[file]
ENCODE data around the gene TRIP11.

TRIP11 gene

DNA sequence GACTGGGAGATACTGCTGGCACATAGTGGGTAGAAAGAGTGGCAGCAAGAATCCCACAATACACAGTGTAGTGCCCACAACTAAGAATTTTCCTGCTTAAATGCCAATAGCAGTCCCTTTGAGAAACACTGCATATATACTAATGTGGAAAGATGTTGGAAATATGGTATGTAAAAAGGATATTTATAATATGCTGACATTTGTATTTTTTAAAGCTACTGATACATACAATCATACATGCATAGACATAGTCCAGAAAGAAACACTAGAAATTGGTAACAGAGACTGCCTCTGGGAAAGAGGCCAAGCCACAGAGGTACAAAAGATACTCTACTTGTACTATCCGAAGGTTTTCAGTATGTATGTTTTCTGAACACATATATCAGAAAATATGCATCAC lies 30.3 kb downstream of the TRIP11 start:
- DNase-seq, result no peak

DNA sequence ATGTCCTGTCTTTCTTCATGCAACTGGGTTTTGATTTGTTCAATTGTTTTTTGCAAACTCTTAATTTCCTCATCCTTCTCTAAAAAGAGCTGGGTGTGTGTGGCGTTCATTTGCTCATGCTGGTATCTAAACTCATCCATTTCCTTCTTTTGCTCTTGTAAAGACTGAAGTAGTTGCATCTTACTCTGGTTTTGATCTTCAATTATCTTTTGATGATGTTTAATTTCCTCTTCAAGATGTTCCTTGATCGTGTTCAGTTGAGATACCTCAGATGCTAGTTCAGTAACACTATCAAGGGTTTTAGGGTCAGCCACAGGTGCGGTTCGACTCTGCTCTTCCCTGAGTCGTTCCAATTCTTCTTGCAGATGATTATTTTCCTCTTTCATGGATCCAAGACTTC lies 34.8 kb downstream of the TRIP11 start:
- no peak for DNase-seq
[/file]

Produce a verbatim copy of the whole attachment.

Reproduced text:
ENCODE data around the gene TRIP11.

TRIP11 gene

DNA sequence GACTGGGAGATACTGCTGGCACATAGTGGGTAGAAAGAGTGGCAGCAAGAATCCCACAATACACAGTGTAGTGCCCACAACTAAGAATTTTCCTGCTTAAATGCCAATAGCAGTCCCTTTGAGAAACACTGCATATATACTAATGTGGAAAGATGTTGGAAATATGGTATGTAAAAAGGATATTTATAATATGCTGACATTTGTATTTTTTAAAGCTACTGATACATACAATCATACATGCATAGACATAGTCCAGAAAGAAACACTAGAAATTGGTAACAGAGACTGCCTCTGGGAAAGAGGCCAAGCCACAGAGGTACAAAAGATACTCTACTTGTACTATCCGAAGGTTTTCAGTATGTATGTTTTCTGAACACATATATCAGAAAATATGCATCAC lies 30.3 kb downstream of the TRIP11 start:
- DNase-seq, result no peak

DNA sequence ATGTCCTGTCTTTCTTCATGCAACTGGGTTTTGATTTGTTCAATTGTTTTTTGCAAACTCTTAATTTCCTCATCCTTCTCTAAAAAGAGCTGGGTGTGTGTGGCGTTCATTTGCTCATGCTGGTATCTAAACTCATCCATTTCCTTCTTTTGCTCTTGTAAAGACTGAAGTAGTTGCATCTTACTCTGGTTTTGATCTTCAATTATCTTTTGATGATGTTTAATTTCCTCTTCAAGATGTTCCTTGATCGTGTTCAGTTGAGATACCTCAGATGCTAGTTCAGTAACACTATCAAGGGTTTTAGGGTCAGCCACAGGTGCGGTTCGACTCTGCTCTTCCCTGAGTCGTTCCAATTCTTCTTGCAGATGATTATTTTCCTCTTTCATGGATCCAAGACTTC lies 34.8 kb downstream of the TRIP11 start:
- no peak for DNase-seq